FACTBOX-Key political risks to watch in Australia

By James Grubel

CANBERRA, May 31 (BestGrowthStock) – Australian Prime Minister
Kevin Rudd is positioning himself for an election in late 2010
with polls showing his support slipping after a series of
policy backflips, and with the mining lobby outraged by his tax
plans.

Following is a summary of key Australian risks to watch:

* ECONOMIC AND TAX POLICY

Economic management is always a key election battleground.
Traditionally, conservative parties have claimed this mantle,
but the ability of Rudd’s centre-left government to steer
Australia through the global crisis and avoid recession has
given it economic kudos among many voters.

Homeowners, particularly in crucial marginal mortgage belt
electorates around Sydney, Melbourne and Brisbane, are
concerned about rising interest rates. The central bank has
lifted its key cash rate by 150 basis points since October to
4.50 percent, with mortgage rates now around 7 percent.

The booming resources sector is also angry at plans for a
40 percent tax on mining profits, to start in mid 2012, which
underpins his plan to restore the budget to surplus in 2012-13.

What to watch:

— Mining tax: The government is locked in negotiations
with more than 80 mining companies on details of the new super
profits tax. The 40 percent headline rate appears set in stone,
but the government appears more flexible on the definition of a
super profit, and may compromise by increasing the threshold
for the new tax rate, currently set at around 6 percent. For
full coverage of the mining tax, click on [ID:nAUTAX]

— Furious mining firms say the move puts new investment at
risk, and expansion plans have been put on hold. Mining shares
have tumbled and the government faces heavy opposition from the
resource sector, which has financed an advertising campaign
against the changes. The conservative opposition has also
promised to abandon the tax if it wins power, putting the issue
at the centre of the coming election campaign. the government
has countered with its own taxpayer-funded advertising
campaign.

— The changes will come after the election and their fate
will hang on changes in the composition of the upper house. The
post-election Senate is expected to have fewer conservatives
but more crossbench Greens. Rudd also faces an outside chance
of needing key independents to hold a majority in the lower
house. [ID:nSGE64T02H]

— Monetary policy. The Reserve Bank of Australia (RBA)
holds its next policy meeting on June 1 and economists expect
rates to remain on hold after a 25 point rise in May.
[ID:nSGE64R05X]

* RUDD’S POPULARITY

Rudd popularity has fallen dramatically in recent months
after he shelved a serious of policies, including his landmark
carbon trade plan. Opposition policies are similar in most
aspects, although the opposition will abandon the super profits
tax on mining companies. A sudden dive in Rudd’s re-election
prospects would be unlikely to have a major impact on markets.
For a factbox on key policy differences, click on
[ID:nSGE64R07F]

What to watch:

— Opinion polls. The Reuters Poll Trend shows Rudd may be
headed for a hung parliament, although he is still favourite to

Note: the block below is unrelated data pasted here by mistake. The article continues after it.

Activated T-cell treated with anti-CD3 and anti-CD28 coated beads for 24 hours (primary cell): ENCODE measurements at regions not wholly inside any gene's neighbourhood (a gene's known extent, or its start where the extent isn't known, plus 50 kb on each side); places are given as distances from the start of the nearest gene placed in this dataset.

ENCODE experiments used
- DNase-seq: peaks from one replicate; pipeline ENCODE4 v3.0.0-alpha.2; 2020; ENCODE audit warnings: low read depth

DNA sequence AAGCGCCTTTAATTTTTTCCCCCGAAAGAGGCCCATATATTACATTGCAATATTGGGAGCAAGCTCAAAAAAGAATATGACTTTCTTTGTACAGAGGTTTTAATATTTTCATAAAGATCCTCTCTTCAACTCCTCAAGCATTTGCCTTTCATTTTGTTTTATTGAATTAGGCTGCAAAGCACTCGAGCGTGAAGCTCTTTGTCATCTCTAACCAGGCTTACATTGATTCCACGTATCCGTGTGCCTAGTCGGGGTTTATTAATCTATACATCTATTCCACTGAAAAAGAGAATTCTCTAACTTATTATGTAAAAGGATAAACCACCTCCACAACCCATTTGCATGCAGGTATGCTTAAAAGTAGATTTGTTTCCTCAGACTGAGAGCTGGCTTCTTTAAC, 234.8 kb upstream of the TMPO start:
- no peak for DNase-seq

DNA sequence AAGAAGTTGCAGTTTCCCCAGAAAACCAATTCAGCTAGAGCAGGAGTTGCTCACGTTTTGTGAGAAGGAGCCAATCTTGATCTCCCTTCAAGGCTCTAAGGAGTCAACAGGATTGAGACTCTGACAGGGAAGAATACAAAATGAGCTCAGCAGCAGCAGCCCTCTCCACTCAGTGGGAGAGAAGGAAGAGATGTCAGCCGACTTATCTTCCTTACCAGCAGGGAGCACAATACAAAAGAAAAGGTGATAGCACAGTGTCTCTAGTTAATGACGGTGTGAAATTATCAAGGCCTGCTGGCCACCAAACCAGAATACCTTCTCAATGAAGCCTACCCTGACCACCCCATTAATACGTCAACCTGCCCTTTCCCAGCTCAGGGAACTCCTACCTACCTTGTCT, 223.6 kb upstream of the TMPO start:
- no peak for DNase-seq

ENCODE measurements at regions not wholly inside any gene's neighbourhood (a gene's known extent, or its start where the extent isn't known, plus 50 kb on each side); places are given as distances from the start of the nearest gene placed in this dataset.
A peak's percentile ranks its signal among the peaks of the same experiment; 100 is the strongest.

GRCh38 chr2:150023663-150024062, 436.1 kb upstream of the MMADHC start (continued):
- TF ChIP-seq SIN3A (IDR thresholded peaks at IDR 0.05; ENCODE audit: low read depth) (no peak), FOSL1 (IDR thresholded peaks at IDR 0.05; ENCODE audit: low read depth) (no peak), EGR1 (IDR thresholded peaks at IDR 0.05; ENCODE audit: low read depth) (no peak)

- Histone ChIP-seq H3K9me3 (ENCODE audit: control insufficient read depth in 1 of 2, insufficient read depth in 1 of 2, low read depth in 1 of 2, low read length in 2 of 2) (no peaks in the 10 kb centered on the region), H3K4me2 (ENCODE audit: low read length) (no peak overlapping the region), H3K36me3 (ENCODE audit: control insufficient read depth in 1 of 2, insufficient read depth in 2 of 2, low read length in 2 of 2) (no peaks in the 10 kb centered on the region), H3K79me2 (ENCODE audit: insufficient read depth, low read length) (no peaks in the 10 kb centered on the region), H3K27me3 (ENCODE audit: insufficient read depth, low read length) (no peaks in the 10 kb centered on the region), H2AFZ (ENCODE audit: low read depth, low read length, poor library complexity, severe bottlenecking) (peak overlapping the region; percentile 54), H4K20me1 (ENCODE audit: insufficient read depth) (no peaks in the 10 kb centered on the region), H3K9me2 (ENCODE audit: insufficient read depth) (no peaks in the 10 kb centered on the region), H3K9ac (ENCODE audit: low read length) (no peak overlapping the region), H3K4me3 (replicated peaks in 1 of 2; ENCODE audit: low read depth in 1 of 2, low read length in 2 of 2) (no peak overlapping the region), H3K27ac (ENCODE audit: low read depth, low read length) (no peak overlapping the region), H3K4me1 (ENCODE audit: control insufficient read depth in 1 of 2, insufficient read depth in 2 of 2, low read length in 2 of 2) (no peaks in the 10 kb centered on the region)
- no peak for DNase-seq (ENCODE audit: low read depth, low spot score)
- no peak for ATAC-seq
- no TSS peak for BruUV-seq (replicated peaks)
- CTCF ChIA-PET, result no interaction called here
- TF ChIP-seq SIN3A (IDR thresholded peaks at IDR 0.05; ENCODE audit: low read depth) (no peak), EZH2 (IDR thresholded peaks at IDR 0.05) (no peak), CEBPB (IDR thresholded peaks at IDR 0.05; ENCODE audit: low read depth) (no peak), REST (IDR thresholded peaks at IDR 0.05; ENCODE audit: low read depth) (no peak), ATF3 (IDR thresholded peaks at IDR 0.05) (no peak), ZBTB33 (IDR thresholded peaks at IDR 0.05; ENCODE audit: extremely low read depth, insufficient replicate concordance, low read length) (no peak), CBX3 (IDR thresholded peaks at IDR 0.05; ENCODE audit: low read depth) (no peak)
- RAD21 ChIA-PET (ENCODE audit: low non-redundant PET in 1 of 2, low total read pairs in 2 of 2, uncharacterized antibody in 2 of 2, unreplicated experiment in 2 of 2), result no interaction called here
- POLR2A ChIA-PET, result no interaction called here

win the coming election. The government held a narrow 1.2 point
lead, down from 10.4 points a month earlier. [ID:nSGE64J02A]

* POLICY SWITCHES

Ahead of the election, Rudd is postponing policies that
risk being vote-losers, delaying them to next year and a future
parliament in which he hopes to have a stronger hand. The
government withdrew its twice-defeated carbon emissions trading
scheme from parliament, where it faced a third defeat in the
obstructive Senate where it is seven votes short of majority.
The government also postponed its planned mandatory Internet
filter, which had angered the U.S. government and web
heavyweight Google (GOOG.O: ). Rudd also dumped a troubled scheme
to give free home insulation to all houses after the programme
was blamed for house fires and linked to four deaths.

What to watch:

— Broadband. The government is bogged down in talks with
the country’s biggest phone company, Telstra (TLS.AX: ), and
other telcos on a A$43 billion super-fast broadband spanning
the country. Communications Minister Stephen Conroy says
difficult negotiations on folding Telstra’s telecoms
infrastructure into the network are reaching a conclusion, with
parties either reaching a deal soon or breaking off
negotiations. The government also has laws before the Senate
designed to force Telstra to join the broadband plan by forcing
the company to split its retail arm from its wholesale
business. The laws face an uncertain future, and the row has
weighed on Telstra’s share price.

— Health. Rudd has struck a deal with all states except
conservative-ruled Western Australia to take control of health
and hospital funding, using consumption tax revenues reserved
for states. The deal, popular with voters, could still unravel
if Rudd is unable to reach agreement with Western Australia to
include it in the scheme. If he fails, it will be a major blow
to his authority and could fuel criticism he has not delivered
most of his big reform visions. [ID:nSGE63I051]

— Climate policy. Plans for a sweeping carbon trade plan
have been put on the backburner until 2012 at the earliest.
Rudd has said he will wait until the Senate is more receptive
and the direction of world climate talks is more certain. Once
the likely outline of long-term climate change policy becomes
clearer, the expected impact on corporate profits will be
reflected in Australian stocks (.AXJO: ).

Investment

(Editing by Andrew Marshall)

FACTBOX-Key political risks to watch in Australia